Crashing of the airship LZ 129 Hindenburg on the 6th of May 1937 in Lakehurst, New Jersey (USA). Herbert Morrison’s radio report about the catastrophe is one of the oldest documents of radio history. Foto credit: Sam Shere
This is what my talk will be about:
„The antagonism between the technological development towards perfectly clean digital radio sound and the common idea of radio as a noisy analogue medium is crucial for contemporary radio research. From a literary and media studies perspective this antagonism can be scrutinized very well in the extensive corpus of over 40 radio plays by the German radio artist Andreas Ammer. Especially three of his works, which he created together with the German noise musician FM Einheit, are examined thoroughly within my PhD project. These plays are “Apocalypse Live” (1994), “Deutsche Krieger I – III” (1995/1997) and “Crashing Aeroplanes” (2001). All three of them broach the issue of “the noises of radio art in the digital age” by the means of catastrophic plots.
I had the great pleasure and honour to give a three-day workshop on „Voice & Radio“ at the class of the radio artist Eran Schaerf at the ZHdK this semester. Once again it was a terrific exerience to work with artists and art students.
The guided tour through the two clouds – symbolizing Infosphere and Exo-Evolution – which Peter Weibel, manager of the ZKM and media artist, gave to me in advance for Deutschlandradio Kultur can be found here.
The title of my lecture, which will be in German as the whole workshop, is „The BBC World Service: International Radio – Made in the UK“. It is based on some findings of my Seminar „Special Sound“ about the BBC and the inspiring debates I had with my students in class. One of the results of this BBC seminar is our „Hitchhiker´s Guide to the BBC Radio Galaxy“, in which one of course also finds some information in English on the BBC World Service. In my lecture I will focus much more on the different attempts of delivering the identity concept of „Britishness“ via one of the oldest, largest and most famous radio stations to the world.
Update, 05-08-2015: The programme has been published now. Anyone interested is welcome to join, please just do register in advance.
After I had the great opportunity and pleasure to present my PhD-project at the Radio Research Confernce in September 2013 in London it is of course also a very special pleasure to see the article printed now in English in a book, together with the articles of over 20 other radio researchers from all over the world. My very special thanks goes to Guy Starkey, Grazyna Stachyra and Madalena Oliveira for the great job they did in editing this wonderful book. Although Mauro José Sá Rego Costa was allowed to translate the article into Portugese and publish it in advance in the online-journal of the State University of Rio de Janero the English version only can be accessed via the book due to the copyright of the publishers to protect their investment in preparing the book for print.
Nevertheless it´s certainly fine to tell the title of my article and to publish the abstract here:
A big thanks also goes to all the others who helped and inspired my work along the way and openend my eyes for so many incredible creatures in and aspects of this universe. These selenites of The Great Moon Hoax from 1835 (see pic the right) are only one example.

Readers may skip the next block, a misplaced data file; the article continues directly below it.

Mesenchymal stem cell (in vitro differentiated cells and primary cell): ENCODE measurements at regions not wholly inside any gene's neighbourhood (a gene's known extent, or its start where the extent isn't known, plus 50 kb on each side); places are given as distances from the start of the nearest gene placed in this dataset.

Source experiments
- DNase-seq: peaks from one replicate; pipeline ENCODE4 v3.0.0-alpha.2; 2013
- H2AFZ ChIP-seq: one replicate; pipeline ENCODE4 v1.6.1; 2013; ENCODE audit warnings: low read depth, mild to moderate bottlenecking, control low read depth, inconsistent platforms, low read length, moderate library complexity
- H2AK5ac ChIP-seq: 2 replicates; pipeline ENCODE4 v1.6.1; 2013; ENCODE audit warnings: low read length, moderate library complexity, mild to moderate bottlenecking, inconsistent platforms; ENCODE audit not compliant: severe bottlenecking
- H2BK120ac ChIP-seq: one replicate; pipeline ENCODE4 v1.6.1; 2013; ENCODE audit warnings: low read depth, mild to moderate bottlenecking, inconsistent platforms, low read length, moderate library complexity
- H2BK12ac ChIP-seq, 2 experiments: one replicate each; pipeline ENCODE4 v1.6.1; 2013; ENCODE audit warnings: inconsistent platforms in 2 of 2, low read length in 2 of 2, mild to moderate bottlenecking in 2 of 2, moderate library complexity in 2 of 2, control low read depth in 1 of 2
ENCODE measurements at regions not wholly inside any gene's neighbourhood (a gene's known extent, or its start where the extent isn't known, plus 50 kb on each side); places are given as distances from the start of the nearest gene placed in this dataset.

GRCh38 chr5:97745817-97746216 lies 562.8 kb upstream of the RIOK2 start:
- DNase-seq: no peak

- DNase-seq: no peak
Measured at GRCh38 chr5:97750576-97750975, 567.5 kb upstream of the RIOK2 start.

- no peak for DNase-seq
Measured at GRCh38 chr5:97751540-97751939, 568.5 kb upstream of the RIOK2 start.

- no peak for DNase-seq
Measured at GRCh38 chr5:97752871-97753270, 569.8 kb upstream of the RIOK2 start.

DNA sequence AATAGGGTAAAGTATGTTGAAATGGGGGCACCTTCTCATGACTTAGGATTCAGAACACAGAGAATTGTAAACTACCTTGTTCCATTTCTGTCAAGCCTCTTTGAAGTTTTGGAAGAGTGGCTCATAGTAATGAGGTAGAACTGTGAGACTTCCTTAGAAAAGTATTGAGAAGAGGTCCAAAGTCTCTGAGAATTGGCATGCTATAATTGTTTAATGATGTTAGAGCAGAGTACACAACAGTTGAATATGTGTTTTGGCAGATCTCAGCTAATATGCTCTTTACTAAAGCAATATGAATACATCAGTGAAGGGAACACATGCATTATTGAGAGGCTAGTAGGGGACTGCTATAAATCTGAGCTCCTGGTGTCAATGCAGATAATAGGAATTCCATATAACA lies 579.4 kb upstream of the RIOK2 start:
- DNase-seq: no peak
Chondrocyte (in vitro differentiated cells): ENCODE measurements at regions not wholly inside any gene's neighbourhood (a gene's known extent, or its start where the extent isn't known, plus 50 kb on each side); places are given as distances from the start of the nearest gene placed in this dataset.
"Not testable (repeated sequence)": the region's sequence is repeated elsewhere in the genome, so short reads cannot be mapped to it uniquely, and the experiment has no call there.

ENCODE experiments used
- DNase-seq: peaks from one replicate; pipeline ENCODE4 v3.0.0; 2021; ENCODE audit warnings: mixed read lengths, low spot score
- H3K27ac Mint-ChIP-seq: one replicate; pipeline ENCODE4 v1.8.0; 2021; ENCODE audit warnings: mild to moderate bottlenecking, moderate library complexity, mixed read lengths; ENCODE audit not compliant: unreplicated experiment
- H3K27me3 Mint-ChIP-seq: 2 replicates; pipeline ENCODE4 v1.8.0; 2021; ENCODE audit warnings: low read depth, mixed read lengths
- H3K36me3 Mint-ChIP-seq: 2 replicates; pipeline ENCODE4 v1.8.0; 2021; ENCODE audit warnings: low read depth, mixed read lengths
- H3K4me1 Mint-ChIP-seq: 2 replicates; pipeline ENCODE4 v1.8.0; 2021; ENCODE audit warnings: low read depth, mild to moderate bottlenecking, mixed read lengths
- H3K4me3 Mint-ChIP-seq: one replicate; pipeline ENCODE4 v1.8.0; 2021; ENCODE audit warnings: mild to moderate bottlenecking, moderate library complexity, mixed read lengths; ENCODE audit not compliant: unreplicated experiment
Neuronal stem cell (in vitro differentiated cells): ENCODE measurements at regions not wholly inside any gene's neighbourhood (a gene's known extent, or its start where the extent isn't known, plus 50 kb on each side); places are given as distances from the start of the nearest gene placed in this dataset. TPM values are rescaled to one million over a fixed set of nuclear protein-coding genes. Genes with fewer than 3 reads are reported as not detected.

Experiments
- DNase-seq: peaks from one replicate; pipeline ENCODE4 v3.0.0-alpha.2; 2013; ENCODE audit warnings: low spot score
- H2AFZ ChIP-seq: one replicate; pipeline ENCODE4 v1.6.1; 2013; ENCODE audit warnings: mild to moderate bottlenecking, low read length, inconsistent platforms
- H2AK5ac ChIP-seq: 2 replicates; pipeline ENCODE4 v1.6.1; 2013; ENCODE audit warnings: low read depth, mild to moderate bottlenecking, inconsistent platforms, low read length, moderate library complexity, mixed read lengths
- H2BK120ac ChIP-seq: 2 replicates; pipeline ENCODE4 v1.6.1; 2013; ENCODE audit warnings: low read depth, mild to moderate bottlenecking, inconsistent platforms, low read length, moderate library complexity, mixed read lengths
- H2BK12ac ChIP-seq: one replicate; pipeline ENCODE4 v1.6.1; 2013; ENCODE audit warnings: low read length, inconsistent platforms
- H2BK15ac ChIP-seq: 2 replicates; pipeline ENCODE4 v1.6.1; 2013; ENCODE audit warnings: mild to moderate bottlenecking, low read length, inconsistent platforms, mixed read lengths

Their amazing research projects probably bore me out the most that humankind is once again changing its sense of self and that we have to think and talk about it. Therefore I also portrayed Conditio extraterrestris additionally in a seperate article and broadcast.
We will be reading theoretical texts e.g. by Immanuel Kant, Nikola Tesla, Hans Blumenberg, Umberto Eco, Kodwo Eshun, Hans-Jörg Rheinberger, Joseph Vogl, novels by Stanislaw Lem and H.G. Wells, listen to Orson Welles‘ radio drama „The War of the Worlds“ (1938) and watch movies like „Alien“ by Ridley Scott, „2001: a space odyssey“ (1968) by Stanley Kubrick, „Solaris“ (1972) by Andrei Tarkowski, and „Contact“ (1997) by Robert Zemeckis. Of course this will be for me as a radio researcher one of the highlights:
Yesterday evening the „Radio as Art“ conference in Bremen (Germany) was opend with a wonderful keynote lecture of Hank Bull, one of the first artists who considered themselfes explicitly as radio artists. The title of the lecture performance: „The Reception of Electricity.“
Hank Bull making a live radio show.
Hank Bull in actiona, back then and now.
Marcel Duchamp, the radio artist.
Hank Bull explaining how van Gogh invented the light bulb.
It was a live radio show at its best that Hank Bull gave to the audience at the Guest House of the Universität Bremen and the listeners of the four webradios that are connected with the live-stream of Mobile Radio (documentation @ SoundCloud). In combination with recalling the history of the legendary „HP Show“ (1976 to 1984) Hank Bull gave a wonderful overview of the history of electricity starting in the 18th century and tracing it up to our presence. In doing so he showed how philosophers like Marx and Nietzsche missed the revolutionary dimension of electricity, that „killed God“ and gave birth to new „Gods“ through the human imagination like Frankenstein’s monster, Nosferatu and the alien voice.